I know some will argue, that since Universities make millions off of college athletes that they deserve to get paid as well, but it is so much bigger then getting paid.  We need to encourage more of out black youth of the importance of college and education.


2 Responses

  1. This is what one of my boys had to say about it:

    For a black males perspective, I agree that professional athletes have MORE influence on our culture than clergy, politians, and some hip-hop stars. Growing up, it would have made a tremendous impact to see someone like Jordan stand up for causes that affect our community but we all know that because of many of their upbringing, they are only thinking about making money. I also think it’s difficult for these athletes because not only are they paid by the white owners BUT the majority of the ticket buyers are white. This means if they make a public statement that the majority race disagree with, they (and the companies that sponsor them) will lose money.

    The athlete’s voice can be as strong as groups such as the right-wing Christian Coalition, or some of those other groups. These groups rally together and FORCE the government to address their issues. If the majority of the people affected by Hurricane Katrina were white southern men, those groups (usually led by someone of stature) would have FORCED the administration to correct this.

    This is another tough one.

    It could be that the athlete really don’t understand the importance of social issues. We now live in a “get mine” society (that goes for athletes and regular citizens).

    On another note, I believe the New Orleans Saints winning this year was the WORSE thing that could have happened for those residents. Many establishments viewed that as “everything is alright now.” In reality the majority of season ticket buyers were people not affected by the flood/storm. To me, the athletes and organization should have been stressing ALL YEAR LONG (EVERY CHANCE THEY GOT) that the area needed help. Sadly, the conversation turn from disaster to TOUCHDOWNS.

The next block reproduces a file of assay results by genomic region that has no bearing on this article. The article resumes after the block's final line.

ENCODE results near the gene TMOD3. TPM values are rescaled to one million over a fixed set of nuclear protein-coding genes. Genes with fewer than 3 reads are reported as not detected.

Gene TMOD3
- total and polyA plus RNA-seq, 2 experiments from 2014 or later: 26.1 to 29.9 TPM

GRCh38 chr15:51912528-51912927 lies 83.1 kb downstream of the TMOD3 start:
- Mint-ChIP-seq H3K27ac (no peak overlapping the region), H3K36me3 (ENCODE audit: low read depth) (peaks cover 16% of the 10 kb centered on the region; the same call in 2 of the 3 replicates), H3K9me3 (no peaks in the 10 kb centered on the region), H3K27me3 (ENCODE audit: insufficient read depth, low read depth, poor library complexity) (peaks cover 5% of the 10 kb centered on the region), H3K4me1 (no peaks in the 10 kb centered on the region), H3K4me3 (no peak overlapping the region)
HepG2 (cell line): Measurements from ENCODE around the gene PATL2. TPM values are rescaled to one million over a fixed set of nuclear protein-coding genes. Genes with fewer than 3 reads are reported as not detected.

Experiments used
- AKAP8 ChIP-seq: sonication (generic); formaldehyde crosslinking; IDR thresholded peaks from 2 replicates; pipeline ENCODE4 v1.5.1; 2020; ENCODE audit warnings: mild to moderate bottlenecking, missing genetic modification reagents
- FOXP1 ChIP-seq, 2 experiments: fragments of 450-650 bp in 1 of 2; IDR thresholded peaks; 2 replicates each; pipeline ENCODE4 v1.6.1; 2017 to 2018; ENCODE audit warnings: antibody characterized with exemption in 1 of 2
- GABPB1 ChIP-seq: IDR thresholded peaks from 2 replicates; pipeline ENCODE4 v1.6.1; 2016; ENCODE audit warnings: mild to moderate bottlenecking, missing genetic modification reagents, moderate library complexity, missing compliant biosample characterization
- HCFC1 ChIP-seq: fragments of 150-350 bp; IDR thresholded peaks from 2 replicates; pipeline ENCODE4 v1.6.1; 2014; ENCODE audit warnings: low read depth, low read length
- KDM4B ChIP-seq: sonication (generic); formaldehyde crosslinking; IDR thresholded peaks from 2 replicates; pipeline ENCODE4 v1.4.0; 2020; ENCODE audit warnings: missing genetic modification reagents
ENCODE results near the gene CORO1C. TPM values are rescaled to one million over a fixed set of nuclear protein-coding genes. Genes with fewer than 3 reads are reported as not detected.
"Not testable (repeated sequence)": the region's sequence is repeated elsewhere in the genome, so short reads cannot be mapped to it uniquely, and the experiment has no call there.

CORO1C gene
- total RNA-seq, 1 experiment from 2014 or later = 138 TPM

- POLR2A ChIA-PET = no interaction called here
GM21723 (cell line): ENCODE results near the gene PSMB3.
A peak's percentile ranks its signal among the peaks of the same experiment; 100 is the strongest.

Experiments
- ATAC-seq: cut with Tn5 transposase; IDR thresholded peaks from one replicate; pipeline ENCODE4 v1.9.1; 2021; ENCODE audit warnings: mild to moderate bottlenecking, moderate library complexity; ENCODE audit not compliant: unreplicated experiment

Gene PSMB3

2. Here is a comment from another friend:

    This article I must say is very controversial. I would totally agree that athelete’s are the most infuential people on this planet. Every kid want’s to be Jordan, Kobe, and Iverson. I do think that most athlete’s could be doing a lot more with there money. However, we are living in a capitalist society. It makes me mad when I see these sports stars doing dumb stuff with the money……….let’s keep it real. However, I think it does take more than money to make things happen when giving back to the community. I think that is unfair to put that much responsibility on these stars. What about this great democratic society that we believe in? Hell, we should be asking them and not the athletes. My point is that we have to point the finger at each other. We are to blame just as much as they are. The only thing that is stopping us is the millions, but that does not have to dictate how we contribute. What’s stopping us to do the same.